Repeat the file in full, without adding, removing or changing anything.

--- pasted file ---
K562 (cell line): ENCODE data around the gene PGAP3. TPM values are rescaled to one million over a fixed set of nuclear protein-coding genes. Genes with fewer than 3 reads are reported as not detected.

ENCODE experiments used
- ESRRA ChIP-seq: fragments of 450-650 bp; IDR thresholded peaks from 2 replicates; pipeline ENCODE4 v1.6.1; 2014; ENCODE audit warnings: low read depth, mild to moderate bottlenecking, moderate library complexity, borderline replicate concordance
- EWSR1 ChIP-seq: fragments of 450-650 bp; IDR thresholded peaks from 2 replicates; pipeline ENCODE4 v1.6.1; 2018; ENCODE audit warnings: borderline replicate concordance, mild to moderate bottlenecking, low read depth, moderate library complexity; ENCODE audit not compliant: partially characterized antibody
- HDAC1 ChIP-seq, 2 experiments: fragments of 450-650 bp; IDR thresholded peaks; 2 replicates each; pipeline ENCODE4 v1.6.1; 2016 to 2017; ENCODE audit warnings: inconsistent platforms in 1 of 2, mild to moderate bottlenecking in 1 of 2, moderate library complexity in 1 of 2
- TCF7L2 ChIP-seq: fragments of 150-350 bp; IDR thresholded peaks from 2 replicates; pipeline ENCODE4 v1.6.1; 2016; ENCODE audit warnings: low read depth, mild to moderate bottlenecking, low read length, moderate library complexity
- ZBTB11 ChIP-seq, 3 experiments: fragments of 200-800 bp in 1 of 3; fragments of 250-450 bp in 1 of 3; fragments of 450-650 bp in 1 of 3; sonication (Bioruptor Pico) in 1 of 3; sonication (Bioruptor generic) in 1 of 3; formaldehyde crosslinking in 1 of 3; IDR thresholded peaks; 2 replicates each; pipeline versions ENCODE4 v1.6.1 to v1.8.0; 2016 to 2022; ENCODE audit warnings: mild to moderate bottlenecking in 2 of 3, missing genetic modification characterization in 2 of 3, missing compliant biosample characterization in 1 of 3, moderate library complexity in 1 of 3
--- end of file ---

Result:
K562 (cell line): ENCODE data around the gene PGAP3. TPM values are rescaled to one million over a fixed set of nuclear protein-coding genes. Genes with fewer than 3 reads are reported as not detected.

ENCODE experiments used
- ESRRA ChIP-seq: fragments of 450-650 bp; IDR thresholded peaks from 2 replicates; pipeline ENCODE4 v1.6.1; 2014; ENCODE audit warnings: low read depth, mild to moderate bottlenecking, moderate library complexity, borderline replicate concordance
- EWSR1 ChIP-seq: fragments of 450-650 bp; IDR thresholded peaks from 2 replicates; pipeline ENCODE4 v1.6.1; 2018; ENCODE audit warnings: borderline replicate concordance, mild to moderate bottlenecking, low read depth, moderate library complexity; ENCODE audit not compliant: partially characterized antibody
- HDAC1 ChIP-seq, 2 experiments: fragments of 450-650 bp; IDR thresholded peaks; 2 replicates each; pipeline ENCODE4 v1.6.1; 2016 to 2017; ENCODE audit warnings: inconsistent platforms in 1 of 2, mild to moderate bottlenecking in 1 of 2, moderate library complexity in 1 of 2
- TCF7L2 ChIP-seq: fragments of 150-350 bp; IDR thresholded peaks from 2 replicates; pipeline ENCODE4 v1.6.1; 2016; ENCODE audit warnings: low read depth, mild to moderate bottlenecking, low read length, moderate library complexity
- ZBTB11 ChIP-seq, 3 experiments: fragments of 200-800 bp in 1 of 3; fragments of 250-450 bp in 1 of 3; fragments of 450-650 bp in 1 of 3; sonication (Bioruptor Pico) in 1 of 3; sonication (Bioruptor generic) in 1 of 3; formaldehyde crosslinking in 1 of 3; IDR thresholded peaks; 2 replicates each; pipeline versions ENCODE4 v1.6.1 to v1.8.0; 2016 to 2022; ENCODE audit warnings: mild to moderate bottlenecking in 2 of 3, missing genetic modification characterization in 2 of 3, missing compliant biosample characterization in 1 of 3, moderate library complexity in 1 of 3